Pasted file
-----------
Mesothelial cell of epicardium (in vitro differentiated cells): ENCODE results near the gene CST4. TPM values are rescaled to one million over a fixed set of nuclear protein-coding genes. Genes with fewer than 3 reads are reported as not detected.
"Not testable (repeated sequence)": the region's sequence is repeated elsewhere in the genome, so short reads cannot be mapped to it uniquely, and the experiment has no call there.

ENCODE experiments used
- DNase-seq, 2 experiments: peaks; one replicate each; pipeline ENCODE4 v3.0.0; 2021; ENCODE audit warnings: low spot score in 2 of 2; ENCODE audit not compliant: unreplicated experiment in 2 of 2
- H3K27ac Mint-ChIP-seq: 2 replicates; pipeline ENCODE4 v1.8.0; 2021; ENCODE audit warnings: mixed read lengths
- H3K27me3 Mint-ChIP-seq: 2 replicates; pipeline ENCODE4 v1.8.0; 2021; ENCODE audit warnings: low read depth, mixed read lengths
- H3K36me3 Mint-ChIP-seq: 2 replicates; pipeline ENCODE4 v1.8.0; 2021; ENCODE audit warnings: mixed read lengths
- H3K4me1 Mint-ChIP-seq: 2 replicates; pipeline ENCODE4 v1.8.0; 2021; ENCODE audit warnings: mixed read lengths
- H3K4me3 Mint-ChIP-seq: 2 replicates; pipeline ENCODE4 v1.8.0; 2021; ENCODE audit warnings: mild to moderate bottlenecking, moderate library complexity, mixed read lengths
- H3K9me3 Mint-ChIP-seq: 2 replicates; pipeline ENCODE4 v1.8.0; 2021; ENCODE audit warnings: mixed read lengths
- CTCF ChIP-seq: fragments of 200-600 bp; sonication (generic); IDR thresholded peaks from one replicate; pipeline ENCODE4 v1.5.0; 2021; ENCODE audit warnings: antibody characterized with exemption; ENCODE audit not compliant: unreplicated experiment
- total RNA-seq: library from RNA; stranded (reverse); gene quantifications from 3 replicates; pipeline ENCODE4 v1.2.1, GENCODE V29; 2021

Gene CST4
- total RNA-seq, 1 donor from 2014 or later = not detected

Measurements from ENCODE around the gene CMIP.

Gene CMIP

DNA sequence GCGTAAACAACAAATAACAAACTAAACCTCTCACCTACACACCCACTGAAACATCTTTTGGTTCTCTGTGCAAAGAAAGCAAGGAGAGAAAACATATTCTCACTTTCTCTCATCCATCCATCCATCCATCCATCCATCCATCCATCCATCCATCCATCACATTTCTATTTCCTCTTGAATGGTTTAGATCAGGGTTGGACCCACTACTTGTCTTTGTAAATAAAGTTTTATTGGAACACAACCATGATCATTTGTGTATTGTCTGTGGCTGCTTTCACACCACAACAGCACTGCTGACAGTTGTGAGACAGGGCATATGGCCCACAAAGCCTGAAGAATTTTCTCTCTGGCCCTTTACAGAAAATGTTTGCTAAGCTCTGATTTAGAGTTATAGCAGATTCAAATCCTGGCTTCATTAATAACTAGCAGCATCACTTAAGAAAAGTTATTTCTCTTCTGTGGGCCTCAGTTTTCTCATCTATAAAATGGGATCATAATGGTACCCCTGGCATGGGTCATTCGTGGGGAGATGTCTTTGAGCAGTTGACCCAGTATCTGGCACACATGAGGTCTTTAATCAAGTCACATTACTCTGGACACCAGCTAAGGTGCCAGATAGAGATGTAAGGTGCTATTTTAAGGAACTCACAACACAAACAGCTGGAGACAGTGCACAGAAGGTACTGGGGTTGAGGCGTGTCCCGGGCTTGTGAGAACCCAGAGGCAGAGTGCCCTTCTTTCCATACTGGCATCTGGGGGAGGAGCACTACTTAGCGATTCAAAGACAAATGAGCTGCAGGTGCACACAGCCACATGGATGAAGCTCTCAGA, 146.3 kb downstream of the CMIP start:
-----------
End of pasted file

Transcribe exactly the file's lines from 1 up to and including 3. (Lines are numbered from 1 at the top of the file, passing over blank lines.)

Mesothelial cell of epicardium (in vitro differentiated cells): ENCODE results near the gene CST4. TPM values are rescaled to one million over a fixed set of nuclear protein-coding genes. Genes with fewer than 3 reads are reported as not detected.
"Not testable (repeated sequence)": the region's sequence is repeated elsewhere in the genome, so short reads cannot be mapped to it uniquely, and the experiment has no call there.

ENCODE experiments used